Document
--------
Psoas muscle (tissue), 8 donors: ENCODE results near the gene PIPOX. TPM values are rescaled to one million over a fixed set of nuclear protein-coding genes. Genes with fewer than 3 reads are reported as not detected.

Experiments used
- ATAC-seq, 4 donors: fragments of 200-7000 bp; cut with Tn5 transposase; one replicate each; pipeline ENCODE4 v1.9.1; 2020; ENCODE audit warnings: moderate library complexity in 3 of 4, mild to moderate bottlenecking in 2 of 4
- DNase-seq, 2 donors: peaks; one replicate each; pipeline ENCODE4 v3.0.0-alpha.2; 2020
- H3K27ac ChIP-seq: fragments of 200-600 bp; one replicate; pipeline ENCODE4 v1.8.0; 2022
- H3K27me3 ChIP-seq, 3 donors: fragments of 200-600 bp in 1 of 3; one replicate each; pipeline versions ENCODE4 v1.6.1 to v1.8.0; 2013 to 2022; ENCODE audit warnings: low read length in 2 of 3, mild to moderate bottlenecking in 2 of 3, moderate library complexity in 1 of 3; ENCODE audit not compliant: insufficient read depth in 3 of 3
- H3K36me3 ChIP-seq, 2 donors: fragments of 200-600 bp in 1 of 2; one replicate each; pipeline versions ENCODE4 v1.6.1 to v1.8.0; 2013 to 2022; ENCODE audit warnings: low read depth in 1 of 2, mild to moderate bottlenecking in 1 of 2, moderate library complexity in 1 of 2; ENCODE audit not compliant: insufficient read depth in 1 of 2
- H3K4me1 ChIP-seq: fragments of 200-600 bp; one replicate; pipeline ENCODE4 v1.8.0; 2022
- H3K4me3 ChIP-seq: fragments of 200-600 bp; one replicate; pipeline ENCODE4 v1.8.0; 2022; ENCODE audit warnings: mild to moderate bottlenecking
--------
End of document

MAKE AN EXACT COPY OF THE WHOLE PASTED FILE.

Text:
Psoas muscle (tissue), 8 donors: ENCODE results near the gene PIPOX. TPM values are rescaled to one million over a fixed set of nuclear protein-coding genes. Genes with fewer than 3 reads are reported as not detected.

Experiments used
- ATAC-seq, 4 donors: fragments of 200-7000 bp; cut with Tn5 transposase; one replicate each; pipeline ENCODE4 v1.9.1; 2020; ENCODE audit warnings: moderate library complexity in 3 of 4, mild to moderate bottlenecking in 2 of 4
- DNase-seq, 2 donors: peaks; one replicate each; pipeline ENCODE4 v3.0.0-alpha.2; 2020
- H3K27ac ChIP-seq: fragments of 200-600 bp; one replicate; pipeline ENCODE4 v1.8.0; 2022
- H3K27me3 ChIP-seq, 3 donors: fragments of 200-600 bp in 1 of 3; one replicate each; pipeline versions ENCODE4 v1.6.1 to v1.8.0; 2013 to 2022; ENCODE audit warnings: low read length in 2 of 3, mild to moderate bottlenecking in 2 of 3, moderate library complexity in 1 of 3; ENCODE audit not compliant: insufficient read depth in 3 of 3
- H3K36me3 ChIP-seq, 2 donors: fragments of 200-600 bp in 1 of 2; one replicate each; pipeline versions ENCODE4 v1.6.1 to v1.8.0; 2013 to 2022; ENCODE audit warnings: low read depth in 1 of 2, mild to moderate bottlenecking in 1 of 2, moderate library complexity in 1 of 2; ENCODE audit not compliant: insufficient read depth in 1 of 2
- H3K4me1 ChIP-seq: fragments of 200-600 bp; one replicate; pipeline ENCODE4 v1.8.0; 2022
- H3K4me3 ChIP-seq: fragments of 200-600 bp; one replicate; pipeline ENCODE4 v1.8.0; 2022; ENCODE audit warnings: mild to moderate bottlenecking